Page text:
By Andrew Lachman
Santa Cruz Sentinel Writer
SANTA CRUZ -- Michael Watkins, superintendent of Santa Cruz County Office of Education since 2007, knows the importance of learning the fundamentals and providing leadership that reflects a broad perspective and understanding of how to create a culture of achievement.
As point guard for an Oakland high school basketball team, Watkins honed his emerging ability to lead the way. He learned to quickly assess a player's strengths and weaknesses, developed the agility to control the basketball and the confidence to set up a winning play.
Watkins said he initially may not have been the best on the basketball court or in the classroom but he persisted in mastering the necessary skills to excel.
"My coach and teachers believed in me and were supportive and respectful," he said. "I gravitate toward people who are generous with their time and want to help others succeed."
And those are qualities Watkins strives to emulate.
The first elected African American county superintendent of schools in California, Watkins had a head start. His parents never doubted his potential and had high expectations. His father was a painter who didn't have the opportunity to go beyond the seventh grade, and his mother, who attended a historically black college in Texas, worked as an accountant at a Naval Supply Center. All three of their children graduated from college.
"We were a solid nuclear family in which it was considered incumbent upon us to address social inequities," said Watkins, 64. "I was raised to have good values and to live a socially responsible life."
While an undergraduate at CSU East Bay, he worked summers for the U.S. Merchant Marine as a cook, dish washer and maintenance worker. He later returned to his alma mater to earn a master's in school administration.
Watkins's experience teaching dependents of a juvenile court and his work as a special education administrator and director of alternative education underscored his belief that too often the potential and abilities of children who need a more nuanced or individualized program are not appreciated or adequately served.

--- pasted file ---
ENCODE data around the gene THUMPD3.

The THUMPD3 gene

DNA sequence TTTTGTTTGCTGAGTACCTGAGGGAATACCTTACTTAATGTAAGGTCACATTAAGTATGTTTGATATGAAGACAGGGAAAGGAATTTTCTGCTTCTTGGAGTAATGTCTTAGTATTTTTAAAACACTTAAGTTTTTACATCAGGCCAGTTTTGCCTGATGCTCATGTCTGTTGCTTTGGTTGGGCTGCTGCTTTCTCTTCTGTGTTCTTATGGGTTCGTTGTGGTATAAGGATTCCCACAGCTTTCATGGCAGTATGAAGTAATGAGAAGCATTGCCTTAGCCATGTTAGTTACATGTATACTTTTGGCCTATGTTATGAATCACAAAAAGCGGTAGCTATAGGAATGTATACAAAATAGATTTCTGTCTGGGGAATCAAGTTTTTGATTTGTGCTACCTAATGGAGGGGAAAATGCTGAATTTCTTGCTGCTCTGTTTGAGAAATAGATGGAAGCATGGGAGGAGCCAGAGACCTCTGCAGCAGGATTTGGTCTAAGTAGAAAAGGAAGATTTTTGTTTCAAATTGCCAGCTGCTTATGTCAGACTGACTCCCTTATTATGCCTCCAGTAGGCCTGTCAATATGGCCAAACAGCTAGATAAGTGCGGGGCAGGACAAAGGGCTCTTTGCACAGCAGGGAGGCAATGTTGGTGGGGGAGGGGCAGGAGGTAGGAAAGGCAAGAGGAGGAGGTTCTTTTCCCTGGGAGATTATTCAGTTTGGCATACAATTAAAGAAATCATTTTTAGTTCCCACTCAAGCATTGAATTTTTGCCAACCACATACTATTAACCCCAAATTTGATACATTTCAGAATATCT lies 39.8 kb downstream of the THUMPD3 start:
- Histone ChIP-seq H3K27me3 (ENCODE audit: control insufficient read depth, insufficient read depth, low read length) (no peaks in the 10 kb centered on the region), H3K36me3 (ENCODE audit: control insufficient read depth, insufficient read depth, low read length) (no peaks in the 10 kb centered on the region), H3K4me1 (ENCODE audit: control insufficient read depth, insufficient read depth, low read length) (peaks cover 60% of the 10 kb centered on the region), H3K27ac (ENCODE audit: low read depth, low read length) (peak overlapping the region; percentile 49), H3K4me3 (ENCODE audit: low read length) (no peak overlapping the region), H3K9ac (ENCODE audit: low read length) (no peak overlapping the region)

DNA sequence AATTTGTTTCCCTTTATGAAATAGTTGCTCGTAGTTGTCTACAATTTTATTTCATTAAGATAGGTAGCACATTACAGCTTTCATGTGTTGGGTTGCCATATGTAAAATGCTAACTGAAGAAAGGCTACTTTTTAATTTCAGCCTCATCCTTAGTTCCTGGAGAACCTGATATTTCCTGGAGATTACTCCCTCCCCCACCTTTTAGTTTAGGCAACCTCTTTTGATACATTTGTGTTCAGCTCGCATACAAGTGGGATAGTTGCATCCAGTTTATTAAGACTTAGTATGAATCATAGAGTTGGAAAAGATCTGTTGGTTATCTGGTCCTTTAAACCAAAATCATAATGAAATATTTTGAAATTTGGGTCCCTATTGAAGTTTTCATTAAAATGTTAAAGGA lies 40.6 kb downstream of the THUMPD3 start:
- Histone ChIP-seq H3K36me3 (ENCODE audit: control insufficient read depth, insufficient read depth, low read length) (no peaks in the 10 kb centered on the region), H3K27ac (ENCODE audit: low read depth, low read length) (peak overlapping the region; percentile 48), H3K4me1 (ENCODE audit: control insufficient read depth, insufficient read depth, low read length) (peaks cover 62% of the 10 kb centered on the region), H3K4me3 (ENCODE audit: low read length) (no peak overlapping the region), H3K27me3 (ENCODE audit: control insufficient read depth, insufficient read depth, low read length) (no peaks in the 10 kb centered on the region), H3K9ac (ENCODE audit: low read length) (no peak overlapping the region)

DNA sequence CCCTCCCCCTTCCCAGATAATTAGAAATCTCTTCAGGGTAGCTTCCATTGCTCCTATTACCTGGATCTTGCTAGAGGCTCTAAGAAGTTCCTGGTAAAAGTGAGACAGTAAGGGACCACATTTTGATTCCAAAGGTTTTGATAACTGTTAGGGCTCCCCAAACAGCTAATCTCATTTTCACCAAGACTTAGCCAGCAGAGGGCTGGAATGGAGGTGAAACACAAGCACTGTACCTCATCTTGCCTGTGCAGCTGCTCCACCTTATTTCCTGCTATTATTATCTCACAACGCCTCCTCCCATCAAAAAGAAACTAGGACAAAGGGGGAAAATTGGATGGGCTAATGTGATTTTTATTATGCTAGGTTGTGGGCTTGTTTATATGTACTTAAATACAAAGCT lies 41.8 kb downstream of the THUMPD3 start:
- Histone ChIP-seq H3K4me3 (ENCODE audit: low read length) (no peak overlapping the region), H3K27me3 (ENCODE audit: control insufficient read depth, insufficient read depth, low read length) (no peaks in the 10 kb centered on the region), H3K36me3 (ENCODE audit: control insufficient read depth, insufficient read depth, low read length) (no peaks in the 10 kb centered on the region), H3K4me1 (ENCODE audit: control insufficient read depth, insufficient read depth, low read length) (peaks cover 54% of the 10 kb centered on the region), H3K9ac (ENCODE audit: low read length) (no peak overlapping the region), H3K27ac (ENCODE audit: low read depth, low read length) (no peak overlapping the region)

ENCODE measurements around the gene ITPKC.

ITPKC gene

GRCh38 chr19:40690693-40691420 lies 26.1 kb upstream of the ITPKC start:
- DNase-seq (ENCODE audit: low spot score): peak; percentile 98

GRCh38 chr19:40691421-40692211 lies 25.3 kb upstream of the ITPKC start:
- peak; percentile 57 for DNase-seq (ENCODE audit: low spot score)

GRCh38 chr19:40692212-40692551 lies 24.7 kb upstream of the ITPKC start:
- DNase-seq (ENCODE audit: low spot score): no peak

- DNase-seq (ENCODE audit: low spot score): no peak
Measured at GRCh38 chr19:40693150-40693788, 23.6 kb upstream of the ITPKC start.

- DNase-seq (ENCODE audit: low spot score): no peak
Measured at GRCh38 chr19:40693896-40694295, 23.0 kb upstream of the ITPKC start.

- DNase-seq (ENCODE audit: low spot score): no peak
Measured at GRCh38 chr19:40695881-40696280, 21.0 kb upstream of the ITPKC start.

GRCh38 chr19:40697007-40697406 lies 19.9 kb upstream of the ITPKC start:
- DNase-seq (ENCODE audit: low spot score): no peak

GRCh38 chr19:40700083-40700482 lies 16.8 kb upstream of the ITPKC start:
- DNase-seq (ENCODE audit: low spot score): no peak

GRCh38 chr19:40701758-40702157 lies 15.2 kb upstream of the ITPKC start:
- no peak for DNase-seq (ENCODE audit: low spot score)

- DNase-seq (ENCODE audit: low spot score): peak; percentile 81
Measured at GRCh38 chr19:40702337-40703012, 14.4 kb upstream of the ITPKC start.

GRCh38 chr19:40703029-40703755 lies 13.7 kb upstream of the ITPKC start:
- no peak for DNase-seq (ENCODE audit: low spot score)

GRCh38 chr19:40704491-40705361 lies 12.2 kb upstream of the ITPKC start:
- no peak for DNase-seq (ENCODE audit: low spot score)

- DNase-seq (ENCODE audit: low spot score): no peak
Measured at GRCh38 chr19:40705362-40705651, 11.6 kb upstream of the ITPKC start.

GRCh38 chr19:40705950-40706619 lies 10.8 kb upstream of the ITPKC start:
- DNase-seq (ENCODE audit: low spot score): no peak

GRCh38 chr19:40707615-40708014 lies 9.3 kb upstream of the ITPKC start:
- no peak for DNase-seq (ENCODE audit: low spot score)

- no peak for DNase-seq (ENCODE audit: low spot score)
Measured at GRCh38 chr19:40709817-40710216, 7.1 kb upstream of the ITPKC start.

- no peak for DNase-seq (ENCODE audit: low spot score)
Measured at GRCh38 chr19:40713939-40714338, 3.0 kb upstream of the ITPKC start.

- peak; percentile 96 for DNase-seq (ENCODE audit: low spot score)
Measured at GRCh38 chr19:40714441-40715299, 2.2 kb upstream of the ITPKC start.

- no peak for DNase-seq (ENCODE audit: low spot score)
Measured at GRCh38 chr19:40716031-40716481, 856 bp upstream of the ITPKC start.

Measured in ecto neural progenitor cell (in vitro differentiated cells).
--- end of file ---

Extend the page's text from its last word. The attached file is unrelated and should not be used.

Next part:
He works to support teachers "who have a proclivity to change the world," and the desire "to build relationships and to engage and to academically challenge students and celebrate diversity."
As president-elect of the California County Superintendents Educational Services Association, Watkins further learned the importance of building consensus and appreciating what others have to offer.
"I check my ego at the door," he said. "I don't want to be confrontational or counterproductive. I want to move the dial forward in public education. That's what's important."
Watkins said it is critical to ensure that all students, including those from low-income families, are technologically savvy and have access to computers.
"Technology should be embedded in all our schools," he said. "The digital divide concerns me."
Watkins seeks to strengthen and expand early childhood and migrant education as well as to improve professional development programs for teachers and administrators that encourage collaboration.
He is especially concerned that as a society "we don't value education enough" and consequently it is difficult to attract and to keep the best teachers.
Speaking to a group of future teachers at UC Santa Cruz, Watkins said, "I would think long and hard about becoming a teacher if there is not consistent and increased investment in education so teachers can make a livable salary. We need to elevate the status of the profession and be less prescriptive to foster creativity."
Yet Watkins isn't ambivalent about his career choice.
"Education remains a noble profession," he said, "and the love of my life."